Squat and Deadlift Mobility

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  1. Quote Originally Posted by PalmFist View Post
    Quick question. Looking for information or literature regarding why a lifters knees will not track in line during the lift portion of a squat. I know I read something recently on this site, just can't find it now. I've recently convinced my wife to start bodybuilding and I'm trying to teach what I can. Her knees travel inward and I'm not sure if its weak hamstrings or an imbalance in the major muscle groups. Im going to have her start single leg exercises for now. I also remember reading something about a small muscle that travels across the patella? Any help would be greatly appreciated.

    Thanks
    That is a whole host of problems that is especially common in women.

    It usually starts at the hips and works down to the feet.

    If the pelvis is rotated anterior (due to tight hip flexors...does she work a desk job, wear high heels often, or do a lot of leg raise type exercises) then that will internally rotate the femur (thigh bone). As a result, the adductors shorten and the abductors are lengthened and become weaker. If we move further down the skeleton, you might also see the feet flatten (pronate, lose the arch, etc.) during the squat.

    To fix it, as mentioned above are coaching cues.

    Stretch: adductors and hip flexors
    Strengthen: abductors and gluteus maximus

    Br


  2. Time to whip out the box for her. What kind of shoes does she wear while training? This has a huge effect on the balance of the body and what you should wear for athletics/running is often different from lower body training.
    M.Ed. Ex Phys

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  3. Shoes aren't the issue. I have her in zero drop trainers. Also been putting her thru different height box squats and different foot placements to help her improve form and find her sweet spot. I'm going to work with ZirREds suggestions. Thank you gentlemen
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  4. Quote Originally Posted by PalmFist View Post
    Shoes aren't the issue. I have her in zero drop trainers. Also been putting her thru different height box squats and different foot placements to help her improve form and find her sweet spot. I'm going to work with ZirREds suggestions. Thank you gentlemen
    Not necessarily true regarding shoes. Zero drop simply means that there isn't any level change from heel to mid-foot. That only addresses part of the equation when it comes to footwear and doesn't always fix the other problems, which are cushion and ability to place weight on the outside of the foot. Part of the problem with all of these minimalist shoes is that the amount of material in them is so thin that it's difficult to push your weight to the outside of the foot (aka knees out) as these shoes are not designed for this. When you're unable to really do this, it takes away from the amount of stress that can be placed on the outside of the thighs and hips.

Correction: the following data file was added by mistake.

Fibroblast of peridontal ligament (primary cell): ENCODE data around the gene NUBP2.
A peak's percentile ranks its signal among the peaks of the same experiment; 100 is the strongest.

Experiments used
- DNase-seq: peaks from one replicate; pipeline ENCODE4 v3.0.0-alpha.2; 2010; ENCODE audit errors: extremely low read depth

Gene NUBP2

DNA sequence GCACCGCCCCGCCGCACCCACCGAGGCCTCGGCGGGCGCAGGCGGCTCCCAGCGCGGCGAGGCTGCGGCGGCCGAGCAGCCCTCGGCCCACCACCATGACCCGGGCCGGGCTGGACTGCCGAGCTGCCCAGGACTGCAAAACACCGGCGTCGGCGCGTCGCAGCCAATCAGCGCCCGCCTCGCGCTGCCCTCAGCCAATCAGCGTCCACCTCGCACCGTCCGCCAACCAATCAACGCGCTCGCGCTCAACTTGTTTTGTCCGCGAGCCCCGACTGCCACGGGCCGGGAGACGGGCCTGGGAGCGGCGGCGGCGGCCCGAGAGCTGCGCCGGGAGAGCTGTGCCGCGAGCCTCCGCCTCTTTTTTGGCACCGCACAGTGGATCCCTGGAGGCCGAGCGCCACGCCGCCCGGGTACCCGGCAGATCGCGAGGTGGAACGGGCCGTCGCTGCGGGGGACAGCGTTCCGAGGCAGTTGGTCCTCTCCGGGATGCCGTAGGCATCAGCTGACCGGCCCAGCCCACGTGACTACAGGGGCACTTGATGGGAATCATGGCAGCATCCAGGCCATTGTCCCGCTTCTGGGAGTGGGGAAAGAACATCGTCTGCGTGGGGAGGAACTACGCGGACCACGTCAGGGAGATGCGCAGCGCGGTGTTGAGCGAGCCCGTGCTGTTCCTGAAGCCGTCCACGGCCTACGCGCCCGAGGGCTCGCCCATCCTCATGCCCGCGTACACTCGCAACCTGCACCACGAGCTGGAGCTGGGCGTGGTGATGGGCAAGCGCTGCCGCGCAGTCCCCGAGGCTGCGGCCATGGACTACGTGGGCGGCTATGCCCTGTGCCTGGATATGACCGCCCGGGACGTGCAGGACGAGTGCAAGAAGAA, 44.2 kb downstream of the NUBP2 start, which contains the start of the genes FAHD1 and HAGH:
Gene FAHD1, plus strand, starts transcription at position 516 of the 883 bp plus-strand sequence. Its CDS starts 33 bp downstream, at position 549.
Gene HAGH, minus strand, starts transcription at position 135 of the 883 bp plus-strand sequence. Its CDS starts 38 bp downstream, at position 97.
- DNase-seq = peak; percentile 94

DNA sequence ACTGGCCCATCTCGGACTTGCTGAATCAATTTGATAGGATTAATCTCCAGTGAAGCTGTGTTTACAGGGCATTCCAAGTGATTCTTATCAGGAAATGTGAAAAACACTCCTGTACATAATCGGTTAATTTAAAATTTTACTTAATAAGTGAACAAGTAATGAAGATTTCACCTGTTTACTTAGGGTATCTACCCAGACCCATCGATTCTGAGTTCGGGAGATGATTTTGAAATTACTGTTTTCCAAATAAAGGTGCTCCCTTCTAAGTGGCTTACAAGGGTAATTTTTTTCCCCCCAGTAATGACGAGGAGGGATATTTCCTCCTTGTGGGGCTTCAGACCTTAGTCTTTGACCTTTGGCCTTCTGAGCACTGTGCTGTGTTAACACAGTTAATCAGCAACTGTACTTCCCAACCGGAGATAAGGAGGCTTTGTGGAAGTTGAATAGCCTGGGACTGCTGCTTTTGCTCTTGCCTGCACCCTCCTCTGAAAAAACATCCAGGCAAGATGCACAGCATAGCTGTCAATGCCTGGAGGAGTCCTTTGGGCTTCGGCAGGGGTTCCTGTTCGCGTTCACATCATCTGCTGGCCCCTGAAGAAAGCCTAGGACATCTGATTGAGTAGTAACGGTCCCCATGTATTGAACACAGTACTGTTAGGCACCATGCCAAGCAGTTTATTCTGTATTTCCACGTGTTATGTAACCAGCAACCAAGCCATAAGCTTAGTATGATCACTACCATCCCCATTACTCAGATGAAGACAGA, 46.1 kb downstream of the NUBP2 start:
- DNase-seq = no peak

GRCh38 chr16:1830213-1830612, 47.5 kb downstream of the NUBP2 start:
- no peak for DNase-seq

M.Ed. Ex Phys


  5. Quote Originally Posted by Rodja View Post

    Not necessarily true regarding shoes. Zero drop simply means that there isn't any level change from heel to mid-foot. That only addresses part of the equation when it comes to footwear and doesn't always fix the other problems, which are cushion and ability to place weight on the outside of the foot. Part of the problem with all of these minimalist shoes is that the amount of material in them is so thin that it's difficult to push your weight to the outside of the foot (aka knees out) as these shoes are not designed for this. When you're unable to really do this, it takes away from the amount of stress that can be placed on the outside of the thighs and hips.
    Ah. Very interesting indeed. Good point. I will research this issue as well
    Independent Review
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  6. Quote Originally Posted by PalmFist View Post

    Ah. Very interesting indeed. Good point. I will research this issue as well
    Get her some pink Chuck Taylor's
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  7. This isn't a bad shoe for training in. Nike Free Trainers (not 3.0, 5.0, run, etc.)

    I have the live strong male version.

    http://www.finishline.com/store/cata...FegWMgodAhcACg

    They have a solid heel and toe, and enough heel elevation to do well in low bar back squatting.

    My wife has a similar pair, and we see a difference in her squatting in those vs. minimalist NB runners.

  8. i know this is a bad angle..legs again on monday ill get another up..i know my tibia isnt vertical thats for more quad activation. because thats what i am focusing on now..i already gotta donk. but my knees do stay behind my toes..and agin my hipflexors were killing me.. i am currently taking anatomy so im not completey familiar but id say the psoas major. the flexors towards the groin

    https://www.youtube.com/watch?v=hxWO5SSAs4U

  9. Quote Originally Posted by machorox123 View Post